God and Cycles of Living
Right now, I’m going to be talking about my intuitive/emotional differences between different feelings and self-defined stages of living. Some of what I say will probably sound somewhat like Buddhism or other ancient world religions. To me, the words I will use have mostly to do with the excellent way they describe how I feel and how I see nature. I believe that a work is defined by its fruit, and that in doing anything, the spirit in which something is done is what defines it before God. We have Christ’s Holy Spirit and Scripture to make informed decisions about anything we see in the world. Thus, so long as the Spirit in which I do this is good and still acknowledges and can feel (somewhat) Christ’s authority to judge the entire world and myself included, I don’t see why this would be a scary conversation. People are called to minister to all the nations, and some people struggle at gutting Western constructs of faith and putting it in the cultural lenses of the place they are residing. I think broadly anyways, so consider this just being one step ahead of the game. Also, I will acknowledge that I have only heard about most of this stuff in passing, so if it’s entirely off, I don’t mean to misrepresent or wound anyone, this is just how I feel.
I think a lot of our lives simply boil down to how we perceive them. In the blog post I wrote called “Reassess: Stage 2 End of a Cycle”, I talked about three different personal stages that I use to define my reality. It’s not something I think everyone should use. I just think our realities are what we make them regardless of if we try to change them, and I believe that God recognizes our abilities to be different from one another, otherwise we wouldn’t each be so unique. Thus, for me to define my own reality just seems proactive. Other people try to do it for me anyways. I take Psychology classes that try to do it for me. I speak with Academic Advisors that do their best to not do it for me while doing it for me. I have parents. I have friends, and acquaintances, and whole hosts of people who are very much different from me. But ultimately, even if it’s just to keep the peace, I decide.
I self-defined three different personal stages, and they are Logic/Peace, Experience and Emote, and Intuition. These different areas of my life help me to understand who I am as a person, because there are facets of my personality that very much focus on each of these different areas. The word “stage” either means a duration of time or a place in which one is made to feel special (for better or worse). In a way, these are both. “Feeling special” isn’t a problem unless you feel more special, and for the sake of clarification on this simple explanation, I don’t.
I view life as continuous. I like to think of it like water because water flows, it can take on the properties cohesion and adhesion (among others) to maintain and foster life through hydrogen bonds (they make it able to heat quickly, to boil approximately at 100 degrees Fahrenheit, to freeze uniquely). Many of the measurement scales we have are based off of nature. That makes sense. Humans compare things, so comparing things to what was already there and finding more accurate means of describing it seems pretty natural to me. The definitions for calorie/kilocalorie, Fahrenheit, sea level (duh), and many others all have to do with water. More abstractly, the 30-day calendar that we use in Western culture has to do with the interplay between lunar cycles and water. Early navigators who maneuvered ships on the sea did so by observing the changes in the sky, the Persian’s were baller at that. A lot of things that Western culture now has, it was given from other parts of the world. I won’t say “stole” because I don’t know that that word means the exact same to each of the cultures we absorbed things from, but regardless, we have them.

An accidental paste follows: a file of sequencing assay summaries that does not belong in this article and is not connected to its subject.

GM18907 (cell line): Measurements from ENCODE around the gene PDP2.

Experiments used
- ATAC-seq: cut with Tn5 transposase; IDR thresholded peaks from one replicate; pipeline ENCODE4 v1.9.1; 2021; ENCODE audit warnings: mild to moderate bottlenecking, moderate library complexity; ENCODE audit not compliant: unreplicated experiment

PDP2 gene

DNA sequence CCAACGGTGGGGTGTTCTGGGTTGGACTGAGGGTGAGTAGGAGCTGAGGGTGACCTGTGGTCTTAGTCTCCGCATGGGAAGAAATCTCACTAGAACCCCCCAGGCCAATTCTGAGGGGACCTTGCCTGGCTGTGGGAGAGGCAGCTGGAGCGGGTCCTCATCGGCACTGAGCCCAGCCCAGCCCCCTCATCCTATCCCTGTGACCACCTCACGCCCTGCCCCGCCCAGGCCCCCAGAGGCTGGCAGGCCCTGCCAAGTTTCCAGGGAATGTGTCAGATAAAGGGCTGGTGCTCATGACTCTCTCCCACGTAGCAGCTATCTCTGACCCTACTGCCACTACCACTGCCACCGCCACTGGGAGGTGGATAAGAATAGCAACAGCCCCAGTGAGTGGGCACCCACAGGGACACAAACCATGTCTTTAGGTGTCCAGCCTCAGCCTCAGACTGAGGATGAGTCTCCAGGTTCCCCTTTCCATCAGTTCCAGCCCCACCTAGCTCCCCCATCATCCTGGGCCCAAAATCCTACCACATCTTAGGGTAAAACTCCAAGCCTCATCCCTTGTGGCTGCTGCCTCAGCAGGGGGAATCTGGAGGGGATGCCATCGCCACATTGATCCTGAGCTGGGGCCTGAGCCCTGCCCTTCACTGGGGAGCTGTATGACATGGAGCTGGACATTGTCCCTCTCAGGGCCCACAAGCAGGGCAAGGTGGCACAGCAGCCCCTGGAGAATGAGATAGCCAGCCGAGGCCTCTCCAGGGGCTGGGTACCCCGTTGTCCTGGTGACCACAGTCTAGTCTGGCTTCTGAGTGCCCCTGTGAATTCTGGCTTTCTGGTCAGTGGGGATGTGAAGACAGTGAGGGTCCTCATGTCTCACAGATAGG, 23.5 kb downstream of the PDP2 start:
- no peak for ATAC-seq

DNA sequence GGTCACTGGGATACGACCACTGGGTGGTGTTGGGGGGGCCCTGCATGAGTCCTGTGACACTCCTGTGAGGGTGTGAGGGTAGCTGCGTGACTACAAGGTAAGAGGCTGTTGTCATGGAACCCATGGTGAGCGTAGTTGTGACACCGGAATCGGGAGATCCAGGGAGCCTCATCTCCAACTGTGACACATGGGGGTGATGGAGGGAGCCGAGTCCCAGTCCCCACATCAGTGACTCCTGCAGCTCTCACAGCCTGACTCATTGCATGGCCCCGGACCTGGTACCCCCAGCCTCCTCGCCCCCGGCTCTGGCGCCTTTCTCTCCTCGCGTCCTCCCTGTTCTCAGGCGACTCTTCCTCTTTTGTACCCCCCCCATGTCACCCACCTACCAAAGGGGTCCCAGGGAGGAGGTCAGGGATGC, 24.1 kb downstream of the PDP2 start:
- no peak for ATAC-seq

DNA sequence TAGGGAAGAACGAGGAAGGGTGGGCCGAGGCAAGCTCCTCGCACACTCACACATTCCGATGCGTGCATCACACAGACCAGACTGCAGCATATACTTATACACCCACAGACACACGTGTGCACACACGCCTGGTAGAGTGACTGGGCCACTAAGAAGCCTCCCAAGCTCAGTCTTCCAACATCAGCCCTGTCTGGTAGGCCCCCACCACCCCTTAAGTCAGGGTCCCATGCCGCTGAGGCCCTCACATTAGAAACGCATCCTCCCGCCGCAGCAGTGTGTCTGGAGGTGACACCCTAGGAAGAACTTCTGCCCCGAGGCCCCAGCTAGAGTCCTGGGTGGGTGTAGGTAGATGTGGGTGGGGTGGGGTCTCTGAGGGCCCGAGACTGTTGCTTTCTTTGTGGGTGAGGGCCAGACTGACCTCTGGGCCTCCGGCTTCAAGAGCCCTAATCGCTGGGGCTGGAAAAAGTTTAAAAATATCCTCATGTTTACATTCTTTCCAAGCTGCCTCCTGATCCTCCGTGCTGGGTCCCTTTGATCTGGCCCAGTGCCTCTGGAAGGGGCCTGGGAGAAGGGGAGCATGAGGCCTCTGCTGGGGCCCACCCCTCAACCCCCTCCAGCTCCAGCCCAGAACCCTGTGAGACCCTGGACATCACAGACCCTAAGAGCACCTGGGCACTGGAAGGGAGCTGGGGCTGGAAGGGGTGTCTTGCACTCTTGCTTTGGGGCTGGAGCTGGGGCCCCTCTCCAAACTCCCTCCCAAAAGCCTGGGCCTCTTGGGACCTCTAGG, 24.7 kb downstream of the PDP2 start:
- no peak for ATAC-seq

Nature is a part of us. As living organisms, we each have a beginning and an end. Although many people would rather argue about what constitutes a beginning rather than just try to ensure all beginnings start well, we all certainly die. In any new beginning, there is an enormous amount of hope. We hope for our children to have better lives than ours. We hope that the world would be kind to them. We hope for “success”, however we would define that. We hope.
It makes sense that things would come to an end. In any ending, there is a certain amount of closure. It is finished. All of the mental energy and resources it took to solving that conflict or task then go into something else entirely. You can see this in your ecosystem, things die and new things take root in their decomposition. It makes sense. It is how gardens can be maintained, how soil stays fertile: you have to have enough nutrients from whatever was left behind to sustain whatever comes next. Now, not everything can be sustained, some things have to fall away or die to provide for what must happen. Scientists call this “survival of the fittest” and/or “natural selection” when it applies to just one species over a period of time, or within an ecosystem. Now, that makes sense, to break it down into describing the cause and effect cycles of living for one specific group. But that is not the full picture.
I believe that we all have the Holy Spirit within us. It is the part of us that is divine. Different cultures call it different things, and I think that is good, because God made the Tower of Babel for a reason: to humble us. If we didn’t know what it was alike to be out of place and struggle to understand, we would probably not know humility, given that was his design. Many ways of thinking like this come to be viewed in a circle. I can understand why that is, I used to believe that. But I don’t think it was a bad thing. If you think about the circular nature of rainbows as a sign God uses to signify peace, they too are circular. If we could fully understand the thoughts of God, I’m not sure what shape it would take. But it makes sense that in living in dying, in mercy and grace, in death and resurrection, it would come full circle.
The main reason that separates a lot of what I believe from a lot of what others believe is that I believe that Christ alone has the power to help a person fully understand their infinitely small place in the Universe. I think that is good, because God sent it. Despite what many humans believe and what many humans believe in my culture, I think it is a bad idea to try to make yourself more big. It seems dangerous. I don’t believe it can be done. It’s a lot like those creepy internet ads to augment part of your body. Those have been around for thousands and thousands of years. Plastic surgery makes all of that very possible now. I just don’t think it’s a good idea.